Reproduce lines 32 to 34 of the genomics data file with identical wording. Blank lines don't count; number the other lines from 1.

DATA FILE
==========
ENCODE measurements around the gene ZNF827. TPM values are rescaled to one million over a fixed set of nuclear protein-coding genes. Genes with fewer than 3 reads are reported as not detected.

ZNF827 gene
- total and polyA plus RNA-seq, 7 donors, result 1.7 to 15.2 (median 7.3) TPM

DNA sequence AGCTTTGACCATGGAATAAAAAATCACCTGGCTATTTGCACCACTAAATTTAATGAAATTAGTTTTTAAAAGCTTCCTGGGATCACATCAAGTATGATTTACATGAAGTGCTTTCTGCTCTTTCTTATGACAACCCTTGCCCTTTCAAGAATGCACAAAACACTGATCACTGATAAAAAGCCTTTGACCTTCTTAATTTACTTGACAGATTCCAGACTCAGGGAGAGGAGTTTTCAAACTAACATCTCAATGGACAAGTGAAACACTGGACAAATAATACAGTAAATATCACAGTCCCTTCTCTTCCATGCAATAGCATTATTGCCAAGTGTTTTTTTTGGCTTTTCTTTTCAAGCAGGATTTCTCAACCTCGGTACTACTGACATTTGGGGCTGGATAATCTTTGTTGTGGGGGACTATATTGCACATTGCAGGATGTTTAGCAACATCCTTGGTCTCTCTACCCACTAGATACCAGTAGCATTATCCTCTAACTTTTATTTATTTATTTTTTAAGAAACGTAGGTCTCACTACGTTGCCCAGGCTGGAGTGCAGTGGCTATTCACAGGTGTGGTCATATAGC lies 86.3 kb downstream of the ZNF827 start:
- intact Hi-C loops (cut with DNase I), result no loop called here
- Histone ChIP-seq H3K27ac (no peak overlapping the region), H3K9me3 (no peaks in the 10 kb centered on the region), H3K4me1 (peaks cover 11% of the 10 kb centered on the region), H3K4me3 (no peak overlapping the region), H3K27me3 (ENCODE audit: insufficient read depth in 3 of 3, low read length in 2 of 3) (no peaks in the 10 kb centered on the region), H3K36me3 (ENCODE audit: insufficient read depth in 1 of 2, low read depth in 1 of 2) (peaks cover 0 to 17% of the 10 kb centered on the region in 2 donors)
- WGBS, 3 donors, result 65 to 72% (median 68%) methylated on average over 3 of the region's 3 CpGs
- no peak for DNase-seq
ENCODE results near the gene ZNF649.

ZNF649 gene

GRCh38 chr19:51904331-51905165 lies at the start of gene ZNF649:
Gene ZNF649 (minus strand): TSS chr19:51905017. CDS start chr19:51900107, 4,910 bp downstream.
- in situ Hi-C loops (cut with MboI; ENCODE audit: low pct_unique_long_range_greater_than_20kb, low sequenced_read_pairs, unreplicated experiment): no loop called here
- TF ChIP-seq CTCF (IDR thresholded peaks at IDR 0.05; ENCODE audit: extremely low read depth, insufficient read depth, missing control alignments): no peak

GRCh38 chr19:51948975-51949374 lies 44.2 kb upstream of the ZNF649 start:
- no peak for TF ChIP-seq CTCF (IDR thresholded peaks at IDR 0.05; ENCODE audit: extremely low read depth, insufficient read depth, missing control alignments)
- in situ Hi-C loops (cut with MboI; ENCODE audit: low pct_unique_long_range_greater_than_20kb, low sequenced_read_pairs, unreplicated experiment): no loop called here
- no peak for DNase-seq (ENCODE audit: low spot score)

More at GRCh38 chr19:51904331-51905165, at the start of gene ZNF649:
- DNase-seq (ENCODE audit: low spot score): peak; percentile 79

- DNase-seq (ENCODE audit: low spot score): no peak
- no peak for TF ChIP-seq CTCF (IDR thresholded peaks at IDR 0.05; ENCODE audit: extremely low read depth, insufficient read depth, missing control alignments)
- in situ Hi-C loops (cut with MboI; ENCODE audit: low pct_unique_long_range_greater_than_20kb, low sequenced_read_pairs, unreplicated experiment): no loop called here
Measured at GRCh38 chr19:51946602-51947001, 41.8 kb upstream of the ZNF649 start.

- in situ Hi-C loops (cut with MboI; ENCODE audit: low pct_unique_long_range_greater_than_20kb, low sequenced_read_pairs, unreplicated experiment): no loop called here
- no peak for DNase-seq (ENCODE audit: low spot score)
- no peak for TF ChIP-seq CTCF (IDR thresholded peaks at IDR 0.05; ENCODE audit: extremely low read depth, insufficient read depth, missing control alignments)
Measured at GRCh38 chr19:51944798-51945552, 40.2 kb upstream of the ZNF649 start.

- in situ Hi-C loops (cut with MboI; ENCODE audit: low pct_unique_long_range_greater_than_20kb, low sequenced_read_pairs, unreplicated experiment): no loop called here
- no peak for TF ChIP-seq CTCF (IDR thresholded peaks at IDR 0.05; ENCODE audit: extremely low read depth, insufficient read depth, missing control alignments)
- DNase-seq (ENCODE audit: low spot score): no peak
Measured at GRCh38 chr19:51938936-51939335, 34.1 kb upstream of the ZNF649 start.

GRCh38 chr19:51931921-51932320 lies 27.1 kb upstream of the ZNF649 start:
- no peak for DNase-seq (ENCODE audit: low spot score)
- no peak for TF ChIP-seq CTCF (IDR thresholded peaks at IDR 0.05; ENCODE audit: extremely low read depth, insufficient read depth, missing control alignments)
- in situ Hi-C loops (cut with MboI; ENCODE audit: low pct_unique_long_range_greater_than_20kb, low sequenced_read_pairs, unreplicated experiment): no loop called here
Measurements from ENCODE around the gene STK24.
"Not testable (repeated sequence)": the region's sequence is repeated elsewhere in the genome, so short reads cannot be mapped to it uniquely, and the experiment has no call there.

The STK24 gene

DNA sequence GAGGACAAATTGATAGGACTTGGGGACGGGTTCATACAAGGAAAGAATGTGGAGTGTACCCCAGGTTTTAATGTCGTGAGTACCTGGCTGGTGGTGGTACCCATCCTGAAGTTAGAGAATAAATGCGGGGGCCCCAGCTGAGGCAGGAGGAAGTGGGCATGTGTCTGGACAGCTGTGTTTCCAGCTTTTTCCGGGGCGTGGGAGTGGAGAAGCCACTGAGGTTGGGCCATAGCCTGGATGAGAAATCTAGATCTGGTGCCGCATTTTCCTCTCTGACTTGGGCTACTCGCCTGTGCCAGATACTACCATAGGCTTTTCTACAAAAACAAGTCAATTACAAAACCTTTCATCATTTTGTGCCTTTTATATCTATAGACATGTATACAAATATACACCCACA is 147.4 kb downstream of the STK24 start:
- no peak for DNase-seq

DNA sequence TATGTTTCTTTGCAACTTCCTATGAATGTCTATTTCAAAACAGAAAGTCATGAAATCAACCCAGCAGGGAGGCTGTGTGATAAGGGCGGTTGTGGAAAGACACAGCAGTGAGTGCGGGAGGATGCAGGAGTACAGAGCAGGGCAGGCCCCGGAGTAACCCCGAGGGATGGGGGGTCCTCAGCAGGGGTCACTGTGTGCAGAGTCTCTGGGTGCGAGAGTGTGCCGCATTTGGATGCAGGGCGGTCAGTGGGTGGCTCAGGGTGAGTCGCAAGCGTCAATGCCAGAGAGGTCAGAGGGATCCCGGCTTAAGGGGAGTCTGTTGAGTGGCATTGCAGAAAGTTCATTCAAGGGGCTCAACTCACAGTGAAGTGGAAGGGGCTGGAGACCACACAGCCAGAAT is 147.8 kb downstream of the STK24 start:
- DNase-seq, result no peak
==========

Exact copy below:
Measured at GRCh38 chr19:51938936-51939335, 34.1 kb upstream of the ZNF649 start.

GRCh38 chr19:51931921-51932320 lies 27.1 kb upstream of the ZNF649 start:
- no peak for DNase-seq (ENCODE audit: low spot score)